Weak economic signals steer Asia down

A loss of momentum on Wall Street and worries over Europe's debt problems dampened investor enthusiasm and led Asian stock markets lower Monday.

Oil prices fell below $99 a barrel Monday in Asia as crude became more expensive for investors with other currencies amid a U.S. dollar rally.

Japan's Nikkei 225 index dropped 0.6 percent to 9,587.85 with banking shares incurring losses following comments last week by Chief Cabinet Secretary Yukio Edano suggesting that Tokyo Electric Power Co. will need help repaying its debts. Mitsubishi UFJ Financial Group Inc. lost 1 percent. Mizuho Financial Group lost 0.8 percent.

Edano said Friday that TEPCO may need adjustments to its loans to help it cope with financial losses incurred following twin natural disasters on March 11 — an earthquake and subsequent tsunami that smashed into one of the company's nuclear plants in northeastern Japan.

The utility has been struggling for two months to bring a radiation leak from the crippled Fukushima Dai-ichi plant under control. TEPCO has sought a 2 trillion yen ($24.8 billion) loan to tide it through the initial emergency period.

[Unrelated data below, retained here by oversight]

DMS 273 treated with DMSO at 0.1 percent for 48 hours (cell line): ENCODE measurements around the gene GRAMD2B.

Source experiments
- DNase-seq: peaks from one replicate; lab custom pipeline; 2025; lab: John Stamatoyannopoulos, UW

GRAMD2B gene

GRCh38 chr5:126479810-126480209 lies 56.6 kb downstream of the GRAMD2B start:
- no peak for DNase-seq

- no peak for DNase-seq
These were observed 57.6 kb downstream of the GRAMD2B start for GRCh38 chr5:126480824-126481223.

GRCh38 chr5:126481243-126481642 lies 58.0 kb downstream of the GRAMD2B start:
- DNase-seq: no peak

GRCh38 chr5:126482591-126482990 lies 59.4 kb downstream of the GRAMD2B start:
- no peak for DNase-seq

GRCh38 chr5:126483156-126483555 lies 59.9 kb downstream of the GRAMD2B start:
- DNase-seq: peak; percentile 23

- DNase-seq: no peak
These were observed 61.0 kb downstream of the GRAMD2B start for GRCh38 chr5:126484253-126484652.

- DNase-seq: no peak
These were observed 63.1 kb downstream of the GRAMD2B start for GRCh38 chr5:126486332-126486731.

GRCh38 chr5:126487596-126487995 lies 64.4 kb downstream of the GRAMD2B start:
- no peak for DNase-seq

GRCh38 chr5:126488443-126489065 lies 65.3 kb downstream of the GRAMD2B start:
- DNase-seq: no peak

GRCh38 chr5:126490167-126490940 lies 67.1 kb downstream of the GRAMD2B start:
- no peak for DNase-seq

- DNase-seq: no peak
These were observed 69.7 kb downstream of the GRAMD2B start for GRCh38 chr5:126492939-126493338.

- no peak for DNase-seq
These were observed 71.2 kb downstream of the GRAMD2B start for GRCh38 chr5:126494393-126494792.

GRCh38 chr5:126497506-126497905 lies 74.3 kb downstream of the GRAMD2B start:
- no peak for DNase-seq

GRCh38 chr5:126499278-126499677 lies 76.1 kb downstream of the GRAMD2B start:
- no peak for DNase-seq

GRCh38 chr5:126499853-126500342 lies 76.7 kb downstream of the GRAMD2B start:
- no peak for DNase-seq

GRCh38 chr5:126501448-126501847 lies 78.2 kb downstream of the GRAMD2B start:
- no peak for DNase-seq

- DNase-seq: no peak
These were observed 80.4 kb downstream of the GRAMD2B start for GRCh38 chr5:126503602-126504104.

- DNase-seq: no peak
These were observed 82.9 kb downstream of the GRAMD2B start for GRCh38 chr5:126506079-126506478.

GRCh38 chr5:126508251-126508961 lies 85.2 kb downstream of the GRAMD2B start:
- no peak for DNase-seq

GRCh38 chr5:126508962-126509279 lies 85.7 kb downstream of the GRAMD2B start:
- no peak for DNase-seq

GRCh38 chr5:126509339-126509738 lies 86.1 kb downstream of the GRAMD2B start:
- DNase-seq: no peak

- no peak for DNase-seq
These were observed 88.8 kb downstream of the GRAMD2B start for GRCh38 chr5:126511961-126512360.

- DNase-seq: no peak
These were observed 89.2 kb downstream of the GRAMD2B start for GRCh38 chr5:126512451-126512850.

It also expects to pay 50 billion yen ($620 million) in initial compensation to nearly 80,000 residents evacuated from around the plant. Overall damages are expected to be much higher.

South Korea's Kospi lost 0.5 percent to 2,108.45, and Hong Kong's Hang Seng was down 1.1 percent to 23,024.82. Benchmarks in Australia, Singapore and Taiwan were also lower.

Analysts said investors were worried about Greece's debt crisis and the absence of an energetic global economic recovery.

On Wall Street, stocks finished lower "as investors continued to worry about slowing global growth and European debt concerns," said Ben Potter of IG Markets in Melbourne.

After sailing through its best first quarter since 1998, U.S. stock markets are starting to lose some momentum. The Standard and Poor's 500 stock index, a broad market benchmark, is up just 1 percent this quarter after jumping 5.4 percent in the first three months of the year, in large part because of conflicting data about the health of the U.S. economy.

Meanwhile, industrials, a group that investors buy more when they expect an economic pickup to lead to new buildings or machines, are flat for the quarter. Energy companies are down 6.9 percent this quarter because several reports have indicated demand for oil is falling as gas nears $4 a gallon.

Benchmark crude for June delivery was down 84 cents to $98.81 a barrel in electronic trading on the New York Mercantile Exchange. The contract settled at $99.65 per barrel Friday, up 68 cents.

In currencies, the dollar rose against the euro to $1.4096 from $1.4110 in late afternoon trading Friday in New York. The dollar strengthened to 80.99 yen from 80.84 yen.